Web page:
by Clive Hambler and Susan M. Canney
This is a recent textbook on the subject of biodiversity conservation. Key points at the end of chapters condense many details into valuable take-home messages. Includes material from original research and fieldwork, giving both beginners and experts a fresh set of examples, ideas and perspectives.
The importance of conservation is growing each year, with increasing concerns over the destruction of biodiversity and the rising awareness of ecosystem services generating new debates on the human-nature relationship. This compact overview integrates the process, theory and practice of conservation for a broad readership, from non-specialists to students and practitioners. Taking a global perspective, it uses examples from around the world to illustrate general themes and show how problems arise from the impact of societal trends on ecological communities. A significant practical component will be particularly valuable for environmental professionals, outlining the requirements for rigorous surveys, biodiversity valuation, the assessment of impact and its mitigation. Thoroughly revised and updated, this second edition reflects trends towards embracing multiple disciplines, considering the links between ecology and the social sciences and bringing conservation to the heart of sustainability and environmental policy.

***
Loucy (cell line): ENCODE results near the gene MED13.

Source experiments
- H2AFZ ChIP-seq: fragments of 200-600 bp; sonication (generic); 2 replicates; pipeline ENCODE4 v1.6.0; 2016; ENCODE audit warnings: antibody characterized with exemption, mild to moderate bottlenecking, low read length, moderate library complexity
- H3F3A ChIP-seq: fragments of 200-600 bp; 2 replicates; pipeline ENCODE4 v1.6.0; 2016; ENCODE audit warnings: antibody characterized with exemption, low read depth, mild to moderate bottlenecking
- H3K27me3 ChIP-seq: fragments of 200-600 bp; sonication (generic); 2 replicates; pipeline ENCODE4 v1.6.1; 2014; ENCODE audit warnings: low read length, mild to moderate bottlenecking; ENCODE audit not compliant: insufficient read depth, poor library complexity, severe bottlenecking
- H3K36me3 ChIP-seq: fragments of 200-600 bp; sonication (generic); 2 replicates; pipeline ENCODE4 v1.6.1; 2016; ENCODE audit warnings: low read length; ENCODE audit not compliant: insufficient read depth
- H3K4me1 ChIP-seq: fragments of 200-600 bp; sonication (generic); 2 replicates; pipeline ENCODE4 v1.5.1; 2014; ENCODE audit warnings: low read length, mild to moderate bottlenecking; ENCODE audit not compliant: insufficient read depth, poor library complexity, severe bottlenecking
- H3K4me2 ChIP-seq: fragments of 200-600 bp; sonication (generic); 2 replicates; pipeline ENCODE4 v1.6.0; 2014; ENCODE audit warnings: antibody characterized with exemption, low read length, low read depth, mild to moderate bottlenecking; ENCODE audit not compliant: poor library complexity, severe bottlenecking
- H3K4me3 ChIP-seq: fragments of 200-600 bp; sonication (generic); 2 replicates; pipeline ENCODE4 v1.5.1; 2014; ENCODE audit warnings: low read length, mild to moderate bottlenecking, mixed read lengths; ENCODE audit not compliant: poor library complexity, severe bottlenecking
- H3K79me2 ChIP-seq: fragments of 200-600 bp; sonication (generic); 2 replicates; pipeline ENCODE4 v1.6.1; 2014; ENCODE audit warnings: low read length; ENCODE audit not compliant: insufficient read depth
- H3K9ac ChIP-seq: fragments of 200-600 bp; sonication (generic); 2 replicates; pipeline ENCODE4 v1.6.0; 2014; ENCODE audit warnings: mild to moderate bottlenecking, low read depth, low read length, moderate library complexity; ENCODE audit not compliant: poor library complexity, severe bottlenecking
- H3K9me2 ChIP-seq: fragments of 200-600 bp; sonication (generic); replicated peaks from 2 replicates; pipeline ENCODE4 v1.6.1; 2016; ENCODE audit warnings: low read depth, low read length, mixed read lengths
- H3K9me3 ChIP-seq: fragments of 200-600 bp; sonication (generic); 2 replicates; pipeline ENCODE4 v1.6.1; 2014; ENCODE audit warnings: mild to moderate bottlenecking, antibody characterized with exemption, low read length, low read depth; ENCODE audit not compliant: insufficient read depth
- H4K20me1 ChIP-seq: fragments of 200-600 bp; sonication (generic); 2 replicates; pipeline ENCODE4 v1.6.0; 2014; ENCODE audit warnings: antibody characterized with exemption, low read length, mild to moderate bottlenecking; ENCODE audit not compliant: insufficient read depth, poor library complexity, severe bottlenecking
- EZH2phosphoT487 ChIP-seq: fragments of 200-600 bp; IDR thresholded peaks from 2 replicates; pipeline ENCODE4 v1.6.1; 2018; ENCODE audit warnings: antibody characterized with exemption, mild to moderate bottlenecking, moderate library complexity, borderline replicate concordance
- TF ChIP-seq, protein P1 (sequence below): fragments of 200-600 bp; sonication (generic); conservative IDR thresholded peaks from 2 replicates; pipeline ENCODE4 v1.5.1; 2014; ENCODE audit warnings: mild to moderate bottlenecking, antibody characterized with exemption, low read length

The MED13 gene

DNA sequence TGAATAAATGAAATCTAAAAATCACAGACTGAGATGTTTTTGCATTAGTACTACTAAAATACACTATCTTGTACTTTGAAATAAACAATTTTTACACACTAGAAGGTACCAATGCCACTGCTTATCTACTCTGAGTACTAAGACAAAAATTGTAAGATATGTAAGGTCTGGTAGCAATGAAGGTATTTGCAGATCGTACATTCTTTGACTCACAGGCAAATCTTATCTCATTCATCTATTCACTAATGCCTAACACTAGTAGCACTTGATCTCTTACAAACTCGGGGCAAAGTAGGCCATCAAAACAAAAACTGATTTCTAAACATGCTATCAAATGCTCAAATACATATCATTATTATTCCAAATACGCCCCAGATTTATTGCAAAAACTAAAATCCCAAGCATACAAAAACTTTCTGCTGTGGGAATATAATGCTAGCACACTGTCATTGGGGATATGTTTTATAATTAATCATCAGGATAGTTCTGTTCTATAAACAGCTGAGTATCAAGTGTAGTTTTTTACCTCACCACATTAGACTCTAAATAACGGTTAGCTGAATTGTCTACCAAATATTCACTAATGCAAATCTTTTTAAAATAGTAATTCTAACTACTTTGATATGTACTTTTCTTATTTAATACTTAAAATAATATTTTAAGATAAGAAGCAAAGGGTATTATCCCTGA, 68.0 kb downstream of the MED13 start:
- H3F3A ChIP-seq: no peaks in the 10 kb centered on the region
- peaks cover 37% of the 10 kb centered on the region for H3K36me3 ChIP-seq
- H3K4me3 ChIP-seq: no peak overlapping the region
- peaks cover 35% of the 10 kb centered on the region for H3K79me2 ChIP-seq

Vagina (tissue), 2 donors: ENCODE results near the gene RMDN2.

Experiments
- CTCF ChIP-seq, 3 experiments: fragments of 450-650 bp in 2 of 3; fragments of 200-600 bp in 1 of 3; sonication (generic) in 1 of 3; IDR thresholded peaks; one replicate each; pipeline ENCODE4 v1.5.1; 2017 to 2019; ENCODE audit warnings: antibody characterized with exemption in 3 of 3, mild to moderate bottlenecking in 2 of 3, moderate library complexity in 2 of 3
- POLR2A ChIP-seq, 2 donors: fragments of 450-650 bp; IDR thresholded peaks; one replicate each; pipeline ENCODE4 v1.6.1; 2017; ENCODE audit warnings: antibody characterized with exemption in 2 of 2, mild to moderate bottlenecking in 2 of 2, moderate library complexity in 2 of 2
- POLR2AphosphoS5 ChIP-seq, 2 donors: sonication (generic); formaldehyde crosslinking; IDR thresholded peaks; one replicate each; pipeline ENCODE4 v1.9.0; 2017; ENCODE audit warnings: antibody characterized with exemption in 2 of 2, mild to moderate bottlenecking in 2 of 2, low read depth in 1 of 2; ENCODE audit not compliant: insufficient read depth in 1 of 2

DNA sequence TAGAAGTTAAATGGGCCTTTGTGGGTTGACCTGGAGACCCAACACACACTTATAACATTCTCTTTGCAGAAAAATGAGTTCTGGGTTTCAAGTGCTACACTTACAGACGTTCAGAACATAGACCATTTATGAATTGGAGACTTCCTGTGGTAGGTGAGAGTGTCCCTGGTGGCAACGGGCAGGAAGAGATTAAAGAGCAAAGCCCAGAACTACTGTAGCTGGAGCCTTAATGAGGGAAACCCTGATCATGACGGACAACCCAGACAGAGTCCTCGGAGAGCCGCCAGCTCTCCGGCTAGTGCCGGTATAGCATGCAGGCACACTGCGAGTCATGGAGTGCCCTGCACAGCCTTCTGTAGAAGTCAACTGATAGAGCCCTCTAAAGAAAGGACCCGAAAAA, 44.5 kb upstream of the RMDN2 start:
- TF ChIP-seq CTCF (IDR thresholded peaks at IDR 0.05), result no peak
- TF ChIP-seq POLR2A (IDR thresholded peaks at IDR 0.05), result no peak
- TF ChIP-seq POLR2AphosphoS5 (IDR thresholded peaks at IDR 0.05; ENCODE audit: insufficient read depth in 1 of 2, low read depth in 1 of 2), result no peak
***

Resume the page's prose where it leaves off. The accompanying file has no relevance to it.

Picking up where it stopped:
Table of Contents
Preface to the second edition
1. Introduction to conservation
2. Threats to biodiversity
3. Evaluation of priorities for species and habitats
4. Monitoring, indicators and impact assessment
5. Management of natural and fragmented habitats
6. Management of species
7. Sustainable use, semi-natural cultural landscapes, and the matrix
8. Restoration and offsetting
9. Environmental policy
Index to species names